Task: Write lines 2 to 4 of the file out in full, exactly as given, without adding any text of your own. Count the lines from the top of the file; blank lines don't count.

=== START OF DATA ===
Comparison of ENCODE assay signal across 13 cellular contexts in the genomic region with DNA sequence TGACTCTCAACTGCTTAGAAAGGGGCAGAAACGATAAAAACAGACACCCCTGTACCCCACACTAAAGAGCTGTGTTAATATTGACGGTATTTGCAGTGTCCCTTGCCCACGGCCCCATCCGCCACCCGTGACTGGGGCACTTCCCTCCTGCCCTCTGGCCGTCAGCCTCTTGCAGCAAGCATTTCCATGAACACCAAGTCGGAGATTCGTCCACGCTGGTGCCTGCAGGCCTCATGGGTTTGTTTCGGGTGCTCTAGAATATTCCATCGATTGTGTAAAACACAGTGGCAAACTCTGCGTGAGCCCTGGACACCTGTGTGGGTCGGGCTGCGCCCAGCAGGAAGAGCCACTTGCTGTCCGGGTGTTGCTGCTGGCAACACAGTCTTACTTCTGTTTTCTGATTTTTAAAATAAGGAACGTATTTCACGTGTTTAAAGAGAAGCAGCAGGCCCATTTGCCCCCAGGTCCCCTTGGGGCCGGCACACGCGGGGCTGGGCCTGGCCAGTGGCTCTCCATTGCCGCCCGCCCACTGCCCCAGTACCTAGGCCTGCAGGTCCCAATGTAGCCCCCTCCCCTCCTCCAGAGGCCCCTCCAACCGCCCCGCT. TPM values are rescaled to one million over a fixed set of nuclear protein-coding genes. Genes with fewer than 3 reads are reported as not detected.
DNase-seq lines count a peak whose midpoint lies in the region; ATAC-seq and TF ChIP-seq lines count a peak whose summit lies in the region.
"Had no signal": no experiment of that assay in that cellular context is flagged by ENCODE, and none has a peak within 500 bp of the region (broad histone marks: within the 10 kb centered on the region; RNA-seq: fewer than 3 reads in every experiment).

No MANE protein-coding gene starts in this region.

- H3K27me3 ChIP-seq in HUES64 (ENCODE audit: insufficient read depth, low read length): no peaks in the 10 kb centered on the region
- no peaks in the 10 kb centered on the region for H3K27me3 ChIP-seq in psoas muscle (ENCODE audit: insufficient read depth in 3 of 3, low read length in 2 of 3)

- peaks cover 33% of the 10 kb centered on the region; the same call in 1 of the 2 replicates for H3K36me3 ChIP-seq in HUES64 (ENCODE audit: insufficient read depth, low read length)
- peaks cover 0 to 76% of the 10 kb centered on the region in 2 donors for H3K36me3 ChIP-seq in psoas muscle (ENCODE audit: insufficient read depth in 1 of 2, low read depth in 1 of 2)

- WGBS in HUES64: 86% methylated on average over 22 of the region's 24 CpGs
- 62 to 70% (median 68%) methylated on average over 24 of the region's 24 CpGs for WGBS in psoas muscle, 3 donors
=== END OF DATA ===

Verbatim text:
DNase-seq lines count a peak whose midpoint lies in the region; ATAC-seq and TF ChIP-seq lines count a peak whose summit lies in the region.
"Had no signal": no experiment of that assay in that cellular context is flagged by ENCODE, and none has a peak within 500 bp of the region (broad histone marks: within the 10 kb centered on the region; RNA-seq: fewer than 3 reads in every experiment).

No MANE protein-coding gene starts in this region.